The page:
Enter “Selenium IDE”, one of the ways to do “automated” functional testing, which you would agree is exciting, once you read this post.
What is Selenium IDE ?
Selenium IDE is one of the tools of the Selenium Suite which has two more tools which can be also used in isolation. But we focus only on the Selenium IDE for this post. Selenium IDE is implemented as a Firefox extension, and allows you to record, edit, and debug tests. Selenium IDE includes the entire Selenium Core, allowing you to easily and quickly record and play back tests in the actual environment that they will run. Yes, by record I mean you will be able to re-play the values you entered the clicks you made etc exactly as you did when you conducted the test. Its like “Test once, play multiple times”
Lets start off then :
Now, assuming you have Firefox (better settle down in Himalayas if you only use IE 😉 ).
1. Install the Firefox Selenium IDE plug in.
2. Restart Firefox.
3. Check installation by checking if the “Selenium IDE” menu item is available in the browser’s “Tools” menu.
Since this post is intended to just introduce you to Selenium IDE, lets use a simple form to check it out.
We are using PHP scripts here, however you can test this based on any language as long as it works from the browser.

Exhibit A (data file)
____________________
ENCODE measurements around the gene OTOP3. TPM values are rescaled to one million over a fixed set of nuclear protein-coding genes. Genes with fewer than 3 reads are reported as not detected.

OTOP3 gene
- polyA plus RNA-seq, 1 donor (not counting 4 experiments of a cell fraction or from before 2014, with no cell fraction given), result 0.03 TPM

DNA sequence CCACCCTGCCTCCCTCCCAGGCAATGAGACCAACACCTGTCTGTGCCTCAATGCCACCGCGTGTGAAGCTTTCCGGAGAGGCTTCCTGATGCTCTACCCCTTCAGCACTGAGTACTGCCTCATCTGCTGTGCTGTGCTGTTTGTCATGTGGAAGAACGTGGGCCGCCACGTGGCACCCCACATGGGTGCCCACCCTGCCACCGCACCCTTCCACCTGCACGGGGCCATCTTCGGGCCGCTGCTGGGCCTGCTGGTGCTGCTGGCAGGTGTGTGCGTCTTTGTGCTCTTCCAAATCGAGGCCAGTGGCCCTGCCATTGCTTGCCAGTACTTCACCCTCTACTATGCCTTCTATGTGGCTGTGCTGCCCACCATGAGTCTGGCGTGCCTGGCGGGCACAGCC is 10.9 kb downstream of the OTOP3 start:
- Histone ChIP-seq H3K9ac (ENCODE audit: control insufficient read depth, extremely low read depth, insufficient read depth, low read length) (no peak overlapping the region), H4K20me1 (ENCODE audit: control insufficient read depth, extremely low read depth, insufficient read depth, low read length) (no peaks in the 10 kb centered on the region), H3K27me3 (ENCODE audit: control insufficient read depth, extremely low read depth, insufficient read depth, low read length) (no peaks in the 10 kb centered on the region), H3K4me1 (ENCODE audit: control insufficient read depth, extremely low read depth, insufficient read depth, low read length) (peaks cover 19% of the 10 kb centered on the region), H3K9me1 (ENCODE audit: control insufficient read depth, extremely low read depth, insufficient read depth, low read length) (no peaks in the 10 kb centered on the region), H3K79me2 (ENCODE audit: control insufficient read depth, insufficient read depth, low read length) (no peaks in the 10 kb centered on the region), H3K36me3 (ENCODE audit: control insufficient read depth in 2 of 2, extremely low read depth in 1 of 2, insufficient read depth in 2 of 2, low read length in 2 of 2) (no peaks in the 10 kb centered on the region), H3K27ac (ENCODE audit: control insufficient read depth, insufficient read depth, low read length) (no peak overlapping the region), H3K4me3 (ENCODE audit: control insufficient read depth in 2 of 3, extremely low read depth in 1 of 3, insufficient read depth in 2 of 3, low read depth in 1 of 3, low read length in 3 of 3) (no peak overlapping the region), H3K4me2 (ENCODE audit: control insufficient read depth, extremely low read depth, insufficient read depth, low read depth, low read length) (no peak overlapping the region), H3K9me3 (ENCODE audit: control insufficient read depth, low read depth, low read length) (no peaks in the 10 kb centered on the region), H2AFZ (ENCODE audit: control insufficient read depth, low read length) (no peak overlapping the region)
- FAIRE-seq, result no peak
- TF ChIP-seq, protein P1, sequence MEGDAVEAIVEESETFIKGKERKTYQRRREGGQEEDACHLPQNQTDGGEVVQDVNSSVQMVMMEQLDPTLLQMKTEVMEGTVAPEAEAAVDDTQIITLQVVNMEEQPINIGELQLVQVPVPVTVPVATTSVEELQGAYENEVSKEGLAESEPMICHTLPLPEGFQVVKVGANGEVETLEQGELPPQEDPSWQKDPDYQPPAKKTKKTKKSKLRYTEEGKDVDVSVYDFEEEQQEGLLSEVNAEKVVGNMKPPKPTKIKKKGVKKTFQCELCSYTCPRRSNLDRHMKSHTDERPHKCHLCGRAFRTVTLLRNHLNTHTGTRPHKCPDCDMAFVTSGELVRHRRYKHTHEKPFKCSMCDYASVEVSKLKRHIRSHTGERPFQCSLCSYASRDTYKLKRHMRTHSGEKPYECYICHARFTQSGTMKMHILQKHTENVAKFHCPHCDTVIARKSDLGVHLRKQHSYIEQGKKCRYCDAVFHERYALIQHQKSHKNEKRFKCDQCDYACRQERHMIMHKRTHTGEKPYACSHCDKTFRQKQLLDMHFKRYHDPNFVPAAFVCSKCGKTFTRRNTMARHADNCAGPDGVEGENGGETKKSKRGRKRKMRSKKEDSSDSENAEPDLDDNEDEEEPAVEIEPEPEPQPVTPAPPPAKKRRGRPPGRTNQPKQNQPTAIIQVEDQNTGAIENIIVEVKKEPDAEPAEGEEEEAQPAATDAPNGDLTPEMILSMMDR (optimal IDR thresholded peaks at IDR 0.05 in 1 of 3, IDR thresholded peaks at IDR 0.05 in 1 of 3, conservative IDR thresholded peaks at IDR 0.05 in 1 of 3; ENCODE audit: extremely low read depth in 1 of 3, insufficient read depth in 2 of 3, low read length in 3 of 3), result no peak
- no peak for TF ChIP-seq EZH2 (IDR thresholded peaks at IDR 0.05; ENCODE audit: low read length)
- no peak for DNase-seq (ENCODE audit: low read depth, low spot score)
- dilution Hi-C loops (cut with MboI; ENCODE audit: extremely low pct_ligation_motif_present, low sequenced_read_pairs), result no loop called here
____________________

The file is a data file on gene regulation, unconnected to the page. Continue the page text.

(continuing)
Say you have a form you use for authentication with a user name and password field like this :
The Selenium IDE has already started recording, so in your login form enter the username and password correctly and hit “Login”.
In the case we consider that you get the following page after login, but your page can really be any page.
Now, for example the purpose of this is to test is to check if the user is logged in successfully and is redirected to a page with a “Welcome” text in it. We select the “Welcome” text and right click on it to get the context menu like this :
Here, we are using the “verifyTextPresent” option to verify if the text “Welcome” is present after the user enters the username / password and hits “Login”. Please see the list of other options in the Selenium IDE Documentation.